In this blog Nancy Beadie, Senior Editor of History of Education Quarterly discusses the latest issue of the journal and how this special collection of articles, book reviews and a two-part historiographical essay on Rethinking Regionalism: The West aims to illuminate changing perspectives of the history of education in the Western United States of America.

Twenty-four years of teaching history of education in the Pacific Northwest has fattened my files and changed my perspective.  Since the day in 1993 when I set out cross-country in my little blue Honda Civic with the Journals of Lewis and Clark and Annie Dillard’s The Living in my pack, I’ve been filing away moments of recognition and pieces of evidence that illuminate the distinctive shape of the history of education from western perspectives.

Perhaps the first of those moments occurred during that same cross-country journey, when we turned off the highway to go to Pine Ridge reservation and the site of Wounded Knee.  After a rocky ride down a dusty road, we came to a four-corners near the hill where the massacre is commemorated.  At each corner a small group congregated under some form of shade from the summer sun.  Each group, it seemed, coalesced around a somewhat different version of events, reaching back more than 100 years to 1890, when federal troops killed hundreds of men, women, and children, but even more critically to those of 1973, when a stand-off between federal agents and the American Indian Movement there led to three deaths.   As we climbed the hill on foot to the gravesites, a red pick-up truck sped ahead and stopped in front of us.  A man jumped out and greeted us with a one-page leaflet.  The man, it turned out, was a BIA (Bureau of Indian Affairs) Agent, though his visit did not quite seem official.  The document many not have been official either, but it was in writing, and in that way seemed to be.  What was most noteworthy was how thoroughly the text was written in passive voice—so passive as to be indecipherable.  All reference to agency, meaning, cause, or consequence had been thoroughly expunged.

With this tangible evidence of how both history and education matter and are contested, I began my career as historian of education at the University of Washington.  At the time I didn’t realize that the history department at UW was an epicenter of the New Western History achieving its first peak of influence.  As a student at Syracuse University, however, I had taken a graduate seminar with the great historical geographer D. W. Meinig then in the midst of writing his classic four-volume work, The Shaping of America.  Meinig is a genius at using the art of map-making and other visual representations to challenge spatial and historical assumptions.  His illustration, “Two Might-Have-Beens” showed how the shape of America that we take for granted might have been different if negotiations with Britain over the borders of Oregon Territory in 1846 and with Mexico in 1848 had gone differently, yielding either a “Lesser” or a “Greater” United States.  With this one image he opened up both the contingency of history and the history of the West in ways that informed my teaching and work with students at UW.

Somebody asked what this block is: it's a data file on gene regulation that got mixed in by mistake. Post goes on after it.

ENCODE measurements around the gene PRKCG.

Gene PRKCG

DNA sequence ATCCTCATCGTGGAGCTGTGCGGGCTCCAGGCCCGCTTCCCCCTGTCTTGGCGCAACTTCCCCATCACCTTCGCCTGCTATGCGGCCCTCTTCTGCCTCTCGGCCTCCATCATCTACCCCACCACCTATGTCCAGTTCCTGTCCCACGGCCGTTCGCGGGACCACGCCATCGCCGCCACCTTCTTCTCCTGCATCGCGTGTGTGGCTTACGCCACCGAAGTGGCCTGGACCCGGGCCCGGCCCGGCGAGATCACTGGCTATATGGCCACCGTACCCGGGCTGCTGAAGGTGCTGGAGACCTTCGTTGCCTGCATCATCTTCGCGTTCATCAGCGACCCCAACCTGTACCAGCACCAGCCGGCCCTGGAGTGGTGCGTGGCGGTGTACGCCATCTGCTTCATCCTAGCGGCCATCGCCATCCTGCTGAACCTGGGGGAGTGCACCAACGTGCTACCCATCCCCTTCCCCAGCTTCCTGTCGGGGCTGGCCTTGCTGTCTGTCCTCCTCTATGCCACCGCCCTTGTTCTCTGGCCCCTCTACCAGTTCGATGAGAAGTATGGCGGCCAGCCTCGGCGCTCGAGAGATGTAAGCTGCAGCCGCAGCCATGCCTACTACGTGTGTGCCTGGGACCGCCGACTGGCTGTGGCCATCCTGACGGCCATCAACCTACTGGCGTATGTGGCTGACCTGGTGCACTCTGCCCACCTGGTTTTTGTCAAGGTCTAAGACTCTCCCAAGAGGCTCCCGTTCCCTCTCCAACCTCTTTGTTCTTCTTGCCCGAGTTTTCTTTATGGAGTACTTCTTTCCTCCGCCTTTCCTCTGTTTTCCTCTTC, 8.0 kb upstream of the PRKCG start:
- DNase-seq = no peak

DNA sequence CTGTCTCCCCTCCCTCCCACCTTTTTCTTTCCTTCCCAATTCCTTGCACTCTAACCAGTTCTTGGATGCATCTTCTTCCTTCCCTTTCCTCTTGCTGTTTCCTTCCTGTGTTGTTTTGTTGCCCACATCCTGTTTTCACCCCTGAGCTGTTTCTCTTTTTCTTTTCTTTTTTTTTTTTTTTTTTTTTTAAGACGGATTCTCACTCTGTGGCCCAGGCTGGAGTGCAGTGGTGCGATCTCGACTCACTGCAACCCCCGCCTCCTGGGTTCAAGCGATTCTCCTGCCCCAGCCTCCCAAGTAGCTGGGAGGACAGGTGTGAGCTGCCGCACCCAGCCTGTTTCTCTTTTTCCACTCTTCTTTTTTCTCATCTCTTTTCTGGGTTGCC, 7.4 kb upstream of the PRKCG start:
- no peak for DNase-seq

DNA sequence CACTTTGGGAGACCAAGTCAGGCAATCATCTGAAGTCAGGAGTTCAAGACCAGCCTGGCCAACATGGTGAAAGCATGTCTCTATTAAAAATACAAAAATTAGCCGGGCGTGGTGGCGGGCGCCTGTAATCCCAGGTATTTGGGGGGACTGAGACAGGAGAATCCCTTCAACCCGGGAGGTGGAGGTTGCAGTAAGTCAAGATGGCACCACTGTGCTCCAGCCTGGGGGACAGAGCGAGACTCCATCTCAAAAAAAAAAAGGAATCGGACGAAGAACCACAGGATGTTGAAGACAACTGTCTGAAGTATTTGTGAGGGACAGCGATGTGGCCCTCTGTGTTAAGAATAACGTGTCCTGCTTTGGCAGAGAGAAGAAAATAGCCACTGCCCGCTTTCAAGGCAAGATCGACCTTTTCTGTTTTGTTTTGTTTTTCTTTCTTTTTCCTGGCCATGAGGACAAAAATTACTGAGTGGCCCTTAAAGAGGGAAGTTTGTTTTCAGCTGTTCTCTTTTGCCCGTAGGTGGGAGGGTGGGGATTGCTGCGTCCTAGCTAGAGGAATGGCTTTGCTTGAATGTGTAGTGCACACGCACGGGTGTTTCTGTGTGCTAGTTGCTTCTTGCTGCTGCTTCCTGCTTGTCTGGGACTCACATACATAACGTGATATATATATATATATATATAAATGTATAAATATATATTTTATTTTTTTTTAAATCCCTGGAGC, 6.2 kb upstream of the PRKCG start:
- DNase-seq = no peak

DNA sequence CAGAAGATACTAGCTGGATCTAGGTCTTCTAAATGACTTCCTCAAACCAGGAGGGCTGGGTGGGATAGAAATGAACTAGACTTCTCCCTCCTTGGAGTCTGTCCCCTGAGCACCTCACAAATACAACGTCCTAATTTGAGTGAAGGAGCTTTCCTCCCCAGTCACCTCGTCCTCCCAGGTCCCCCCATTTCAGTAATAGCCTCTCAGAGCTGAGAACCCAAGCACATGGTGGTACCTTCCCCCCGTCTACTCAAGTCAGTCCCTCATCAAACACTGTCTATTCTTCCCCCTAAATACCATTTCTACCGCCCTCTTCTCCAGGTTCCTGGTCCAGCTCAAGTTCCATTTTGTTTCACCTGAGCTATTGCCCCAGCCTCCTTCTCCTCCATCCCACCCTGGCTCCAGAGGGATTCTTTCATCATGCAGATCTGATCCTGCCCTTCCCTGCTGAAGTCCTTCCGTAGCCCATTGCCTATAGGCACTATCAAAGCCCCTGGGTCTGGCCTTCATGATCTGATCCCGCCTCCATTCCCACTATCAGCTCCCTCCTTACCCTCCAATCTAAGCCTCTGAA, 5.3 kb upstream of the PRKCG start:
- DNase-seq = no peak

As a traditional archival historian charged with developing a history of education curriculum, I of course plundered area special collections for materials to enrich my teaching and fuel my students’ research projects, many of which focused on the West.  In the process my students and I discovered many things, from the essays of Nisei students interned during WWII, which became the focus of Yoon Pak’s 2002 book, ‘Wherever I Go, I will Always be a Loyal American,’ to the distinctive migration and settlement patterns, housing policies, and politics that shaped the 2007 Supreme Court Decision in Parents Involved in Community Schools.

We also struggled to frame the significance of the stories we had to tell.  What’s the West Got to do with It?  The history of education, perhaps more than other subfields of U.S. history, has an Atlantic or Northeastern emphasis that assumes the direction of influence is East to West.  From that perspective, a western story is always a minor story, an anecdote, a variation on an eastern theme.  Again and again, however, our research and reading challenged those assumptions.  Like Meinig’s illustrations, a close look at the history of education from a western perspective makes the map of the field with which we are familiar look strange.  Consider the fact that missionaries and Native Hawaiians in Hawaii and “the civilized tribes” of Indian Territory began setting up educational “systems” in the 1830s before Horace Mann even thought about becoming involved in education.  Whether we’re talking about demand for state level provisions for education, invention of manual labor education, practices of immigrant education, or teaching about race and racism, the picture looks different from the perspective of the West.  In this special collection of articles, book reviews, and a two-part historiographical essay on Rethinking Regionalism: The West, we aim to illuminate those changed perspectives.

Explore the historiographical essay and the special collection of articles.

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